For the TV novices, filming proved challenging, with a tightly packed schedule of activities. Though, like the underwater portion of an iceberg, most of the footage will never be seen.
“My first day alone we were outside doing stuff for a good 10 hours,” Dr. Turner says. “It was probably like two-and-a-half total days of filming. They got hours and hours of footage that I’m sure they didn’t use. There were multiple cameras working the whole time. It was all unique and kind of surreal.”
Both investigators had to adapt on the fly when adjustments were needed in a hurry.
“The stuff I did dovetails into stuff Kaitlin did,” Dr. Turner says. “What Kaitlin did is much more complex. She needed more time to prepare, and there was more hardware as well.”
“Not being able to know certain things until I was out there was kind of stressful,” Russell says. “There were a lot of on-the-field modifications before they got launched.”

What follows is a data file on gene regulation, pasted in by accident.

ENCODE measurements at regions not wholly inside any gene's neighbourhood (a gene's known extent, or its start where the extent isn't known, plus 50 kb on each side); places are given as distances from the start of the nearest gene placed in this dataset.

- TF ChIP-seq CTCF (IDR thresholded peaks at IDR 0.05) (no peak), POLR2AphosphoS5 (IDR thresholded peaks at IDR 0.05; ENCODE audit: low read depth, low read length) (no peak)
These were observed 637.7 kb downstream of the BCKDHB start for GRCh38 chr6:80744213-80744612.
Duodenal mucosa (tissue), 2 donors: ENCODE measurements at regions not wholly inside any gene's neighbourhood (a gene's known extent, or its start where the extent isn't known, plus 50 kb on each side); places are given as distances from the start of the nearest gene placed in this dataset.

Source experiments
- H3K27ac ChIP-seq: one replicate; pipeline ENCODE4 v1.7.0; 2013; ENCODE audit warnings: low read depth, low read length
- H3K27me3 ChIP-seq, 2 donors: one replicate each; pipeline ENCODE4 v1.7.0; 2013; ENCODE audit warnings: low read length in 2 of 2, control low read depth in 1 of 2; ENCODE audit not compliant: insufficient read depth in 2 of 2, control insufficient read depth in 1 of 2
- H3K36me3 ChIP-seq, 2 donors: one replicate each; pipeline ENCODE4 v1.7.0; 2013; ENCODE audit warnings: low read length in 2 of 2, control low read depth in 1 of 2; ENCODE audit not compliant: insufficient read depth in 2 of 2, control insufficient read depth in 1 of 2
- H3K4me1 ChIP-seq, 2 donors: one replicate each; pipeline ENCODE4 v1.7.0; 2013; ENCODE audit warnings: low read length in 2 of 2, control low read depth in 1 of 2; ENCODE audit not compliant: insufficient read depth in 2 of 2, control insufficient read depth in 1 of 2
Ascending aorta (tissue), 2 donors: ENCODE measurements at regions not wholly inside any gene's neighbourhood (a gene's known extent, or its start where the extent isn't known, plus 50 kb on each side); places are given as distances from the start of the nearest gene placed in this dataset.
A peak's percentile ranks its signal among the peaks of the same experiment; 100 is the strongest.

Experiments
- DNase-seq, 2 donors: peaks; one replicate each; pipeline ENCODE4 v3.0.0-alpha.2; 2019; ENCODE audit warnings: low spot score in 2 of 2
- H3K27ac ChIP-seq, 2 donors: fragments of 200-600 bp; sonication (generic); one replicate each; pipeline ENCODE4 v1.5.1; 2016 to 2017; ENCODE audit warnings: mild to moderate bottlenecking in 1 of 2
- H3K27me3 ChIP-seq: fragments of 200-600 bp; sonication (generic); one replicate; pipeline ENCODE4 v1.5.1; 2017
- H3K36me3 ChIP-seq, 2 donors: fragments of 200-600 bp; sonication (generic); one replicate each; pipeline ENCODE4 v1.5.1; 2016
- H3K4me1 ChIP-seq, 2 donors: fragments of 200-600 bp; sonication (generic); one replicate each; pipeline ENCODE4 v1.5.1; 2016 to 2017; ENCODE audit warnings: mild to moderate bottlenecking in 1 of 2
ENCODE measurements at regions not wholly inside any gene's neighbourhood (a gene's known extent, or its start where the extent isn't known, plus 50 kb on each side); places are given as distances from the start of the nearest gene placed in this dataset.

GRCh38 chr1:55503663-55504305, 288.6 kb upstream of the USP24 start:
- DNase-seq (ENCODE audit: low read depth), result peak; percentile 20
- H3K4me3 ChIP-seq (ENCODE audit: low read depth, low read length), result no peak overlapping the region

Discussing what it was like to be on camera while trying to do the science, she grins, saying, “I’m still stressed! What is it going to look like? What are they going to put in there?”
Dr. Turner had his own qualms about being under the constant watchful eye of the TV lens.
“Absolutely! It was very intimidating and nerve wracking,” he says. “There were several times where they would say, let’s do this or measure that, or let’s change this to do this. And you’re like, okay, I’ve got to change everything about this payload now, and we’re out here in the middle of nowhere. Having 50 people looking at you with cameras the whole time and knowing this is costing money while you’re doing it is just asking you to sweat.”